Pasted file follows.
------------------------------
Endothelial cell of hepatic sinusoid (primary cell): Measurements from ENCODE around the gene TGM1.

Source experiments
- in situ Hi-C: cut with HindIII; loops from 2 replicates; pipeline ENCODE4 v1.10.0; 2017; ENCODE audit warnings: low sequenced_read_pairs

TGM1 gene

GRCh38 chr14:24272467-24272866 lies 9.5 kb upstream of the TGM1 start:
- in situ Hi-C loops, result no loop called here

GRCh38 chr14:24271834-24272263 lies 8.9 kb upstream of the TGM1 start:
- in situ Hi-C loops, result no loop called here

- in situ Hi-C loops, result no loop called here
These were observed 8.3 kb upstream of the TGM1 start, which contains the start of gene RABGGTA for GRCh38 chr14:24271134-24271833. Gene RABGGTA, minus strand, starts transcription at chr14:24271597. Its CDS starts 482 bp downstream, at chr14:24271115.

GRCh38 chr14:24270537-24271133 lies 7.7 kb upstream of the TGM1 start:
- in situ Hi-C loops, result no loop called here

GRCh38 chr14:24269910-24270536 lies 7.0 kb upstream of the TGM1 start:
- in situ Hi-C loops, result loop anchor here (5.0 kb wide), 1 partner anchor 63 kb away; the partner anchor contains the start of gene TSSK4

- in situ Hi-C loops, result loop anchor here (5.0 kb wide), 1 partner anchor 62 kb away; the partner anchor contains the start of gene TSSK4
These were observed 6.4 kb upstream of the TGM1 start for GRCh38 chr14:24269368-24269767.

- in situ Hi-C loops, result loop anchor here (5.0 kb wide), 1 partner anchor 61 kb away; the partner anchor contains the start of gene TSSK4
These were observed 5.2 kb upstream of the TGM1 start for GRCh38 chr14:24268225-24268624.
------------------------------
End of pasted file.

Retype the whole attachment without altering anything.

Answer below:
Endothelial cell of hepatic sinusoid (primary cell): Measurements from ENCODE around the gene TGM1.

Source experiments
- in situ Hi-C: cut with HindIII; loops from 2 replicates; pipeline ENCODE4 v1.10.0; 2017; ENCODE audit warnings: low sequenced_read_pairs

TGM1 gene

GRCh38 chr14:24272467-24272866 lies 9.5 kb upstream of the TGM1 start:
- in situ Hi-C loops, result no loop called here

GRCh38 chr14:24271834-24272263 lies 8.9 kb upstream of the TGM1 start:
- in situ Hi-C loops, result no loop called here

- in situ Hi-C loops, result no loop called here
These were observed 8.3 kb upstream of the TGM1 start, which contains the start of gene RABGGTA for GRCh38 chr14:24271134-24271833. Gene RABGGTA, minus strand, starts transcription at chr14:24271597. Its CDS starts 482 bp downstream, at chr14:24271115.

GRCh38 chr14:24270537-24271133 lies 7.7 kb upstream of the TGM1 start:
- in situ Hi-C loops, result no loop called here

GRCh38 chr14:24269910-24270536 lies 7.0 kb upstream of the TGM1 start:
- in situ Hi-C loops, result loop anchor here (5.0 kb wide), 1 partner anchor 63 kb away; the partner anchor contains the start of gene TSSK4

- in situ Hi-C loops, result loop anchor here (5.0 kb wide), 1 partner anchor 62 kb away; the partner anchor contains the start of gene TSSK4
These were observed 6.4 kb upstream of the TGM1 start for GRCh38 chr14:24269368-24269767.

- in situ Hi-C loops, result loop anchor here (5.0 kb wide), 1 partner anchor 61 kb away; the partner anchor contains the start of gene TSSK4
These were observed 5.2 kb upstream of the TGM1 start for GRCh38 chr14:24268225-24268624.